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Video of Ohio jail attack underscores safety concerns raised by staff

The attack highlighted security concerns inside the jail brought up by COs

inmate attack nurse.jpg

An inmate attacked a nurse at the Cuyahoga County Jail in Ohio

Photo/ ABC 5 via YouTube

Adam Ferrise
Advance Ohio Media, Cleveland

CLEVELAND, Ohio — A man charged in the fatal stabbing of his wife attacked a Cuyahoga County Jail nurse from behind despite the jail being warned of his potential danger, according to surveillance video, police reports and court records.

The attack highlighted security concerns inside the jail brought up by corrections officers included in grievances filed by the officers dating back years.

Carlos Gonzalez-Manjarrez, 45, walked up from behind the 53-year-old nurse inside the jail and choked her, the video shows.

Gonzalez-Manjarrez was being held in the jail’s mental-health ward at the time of the Jan. 23 attack, according to police reports.

The nurse told police she was visiting inmates in the dayroom, a larger room outside a cluster of cells, at the time of the attack, according to Cleveland police reports.

She told police Gonzalez-Manjarrez was angry with her because she refused to prescribe him sleeping pills, police reports say.

The video shows Gonzalez-Manjarrez walk up slow at first, then rush up from behind the nurse. He placed her in a chokehold despite the fact that two Cuyahoga County corrections officers stood nearby.

The officers pulled Gonzalez-Manjarrez off the nurse and forced him to the ground. Other officers jumped in and held Gonzalez-Manjarrez on the ground until they could strap him into a restraint chair, the video shows.

Gonzalez-Manjarrez bled from the head after suffering an injury as officers took him to the ground, the video shows. The nurse was taken to MetroHealth, where she was treated and released.

Corrections officers has for years warned the county about dangerous conditions inside the jail for both officers and employees.

Cuyahoga County officials in their responses have said that hiring more corrections officers, along with decreasing the inmate population, are key to solving those concerns.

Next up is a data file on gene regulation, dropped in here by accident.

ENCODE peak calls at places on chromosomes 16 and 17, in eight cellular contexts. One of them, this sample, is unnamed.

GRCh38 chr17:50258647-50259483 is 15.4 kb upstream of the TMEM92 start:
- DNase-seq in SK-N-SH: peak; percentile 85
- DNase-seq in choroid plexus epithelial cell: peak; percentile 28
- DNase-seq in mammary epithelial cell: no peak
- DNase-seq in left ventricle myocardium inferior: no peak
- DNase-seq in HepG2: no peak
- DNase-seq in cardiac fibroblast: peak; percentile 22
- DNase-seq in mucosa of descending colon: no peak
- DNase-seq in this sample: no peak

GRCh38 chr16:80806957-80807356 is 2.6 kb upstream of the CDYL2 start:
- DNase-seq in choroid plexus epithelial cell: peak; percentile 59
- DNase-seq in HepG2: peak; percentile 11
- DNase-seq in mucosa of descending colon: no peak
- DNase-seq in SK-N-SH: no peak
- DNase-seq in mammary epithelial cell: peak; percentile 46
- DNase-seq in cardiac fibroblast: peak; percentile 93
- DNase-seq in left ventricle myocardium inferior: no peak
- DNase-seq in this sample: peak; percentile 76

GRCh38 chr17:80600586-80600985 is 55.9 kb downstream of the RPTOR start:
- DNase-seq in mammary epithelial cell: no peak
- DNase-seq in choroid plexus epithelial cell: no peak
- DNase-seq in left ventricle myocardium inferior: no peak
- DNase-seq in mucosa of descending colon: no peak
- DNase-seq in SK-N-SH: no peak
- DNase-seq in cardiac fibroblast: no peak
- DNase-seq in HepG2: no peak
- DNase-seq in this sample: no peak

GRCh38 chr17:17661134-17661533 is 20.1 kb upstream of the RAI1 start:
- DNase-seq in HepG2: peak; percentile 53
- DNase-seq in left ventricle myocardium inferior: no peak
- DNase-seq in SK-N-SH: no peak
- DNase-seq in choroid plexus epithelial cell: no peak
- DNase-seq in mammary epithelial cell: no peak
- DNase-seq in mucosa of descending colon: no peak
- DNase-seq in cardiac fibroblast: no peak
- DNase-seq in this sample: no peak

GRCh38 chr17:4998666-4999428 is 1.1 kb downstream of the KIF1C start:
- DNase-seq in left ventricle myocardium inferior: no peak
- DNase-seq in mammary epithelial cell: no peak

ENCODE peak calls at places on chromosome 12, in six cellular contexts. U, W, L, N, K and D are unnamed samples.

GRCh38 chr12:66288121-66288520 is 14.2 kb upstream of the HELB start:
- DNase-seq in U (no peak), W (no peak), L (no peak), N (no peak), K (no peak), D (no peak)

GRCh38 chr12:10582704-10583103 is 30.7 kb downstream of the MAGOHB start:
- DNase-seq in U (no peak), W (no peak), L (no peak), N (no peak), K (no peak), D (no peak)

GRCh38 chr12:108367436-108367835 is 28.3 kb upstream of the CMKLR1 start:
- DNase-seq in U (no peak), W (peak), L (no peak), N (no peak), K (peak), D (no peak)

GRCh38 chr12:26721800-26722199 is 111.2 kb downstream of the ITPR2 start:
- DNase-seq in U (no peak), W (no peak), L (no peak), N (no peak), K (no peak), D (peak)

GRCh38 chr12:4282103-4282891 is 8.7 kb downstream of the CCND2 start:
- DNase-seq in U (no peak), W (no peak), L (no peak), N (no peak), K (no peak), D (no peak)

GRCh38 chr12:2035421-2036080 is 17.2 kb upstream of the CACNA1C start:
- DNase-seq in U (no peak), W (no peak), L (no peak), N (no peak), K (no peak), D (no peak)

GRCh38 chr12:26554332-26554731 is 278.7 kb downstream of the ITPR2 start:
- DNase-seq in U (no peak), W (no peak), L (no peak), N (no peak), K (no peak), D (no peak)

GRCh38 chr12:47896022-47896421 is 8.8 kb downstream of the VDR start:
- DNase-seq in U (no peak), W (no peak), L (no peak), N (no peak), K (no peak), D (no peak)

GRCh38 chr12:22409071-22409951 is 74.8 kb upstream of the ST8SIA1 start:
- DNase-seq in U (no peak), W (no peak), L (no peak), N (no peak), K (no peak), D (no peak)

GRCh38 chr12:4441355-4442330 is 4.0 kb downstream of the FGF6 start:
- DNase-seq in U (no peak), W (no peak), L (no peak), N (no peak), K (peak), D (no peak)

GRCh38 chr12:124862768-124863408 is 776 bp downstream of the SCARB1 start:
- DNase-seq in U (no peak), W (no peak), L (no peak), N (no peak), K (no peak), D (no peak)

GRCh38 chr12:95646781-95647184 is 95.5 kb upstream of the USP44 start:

The county has hired more officers recently. In November, there were 565 officers, which has increased to 615 in February, following a U.S. Marshals report that showed the jail was understaffed. The report also detailed “inhumane” and dangerous conditions inside the jail for inmates and officers.

The county wants to hire 60 more officers for the jail, where eight inmates died in 2018 and 69 attempted suicide, triple the amount of attempted suicides since 2016.

Gonzalez-Manjarres is charged with aggravated murder in connection with the Jan. 16, 2018 slaying of his wife, Lori Gonzalez. He has pleaded not guilty in the case, and his attorneys have argued that he is incompetent to stand trial.

Gonzalez-Manjarrez called 911 dispatchers after the stabbing and said: “I just killed my wife.”

The stabbing happened at the couple’s home on East 222nd Street in Euclid. He told dispatchers the couple had been “going through a lot lately.”

Court officials warned the jail on Aug. 17, 2018 that Gonzaelz-Manjarrez could present a danger to himself.

Cuyahoga County Judge Michael E. Jackson in an order wrote that court officials contacted the sheriff’s office and the jail’s mental health unit to say that based on a psychiatrist’s report presented during the hearing that Gonzalez-Manjarrez “is a high-risk of suicide and that he needs to be placed in a hospital which can limit his access to potential weapons,” according to the order.

An unnamed representative of the jail told the judge that the psychiatrist’s findings were “inconsistent” with what jail officials observed, according to the order. The jail employee told the judge that in the previous 17 days, Gonzalez-Manjarrez had been placed in the “acute ward” of the mental health floor of the jail.

The jail representative also told the judge there had been no indication that support the psychiatrist’s finding he might be a danger to himself or others, the order says.

“Nevertheless, the court was assured that a procedure is in place to note this new finding and to observe the defendant accordingly,” according to Jackson’s order.

The judge noted the jail representative said he is taking medication, but that all jail staff would be made aware of the psychiatrist’s report and “conduct themselves in accordance with the procedure,” Jacksons’ order says.


©2019 Advance Ohio Media, Cleveland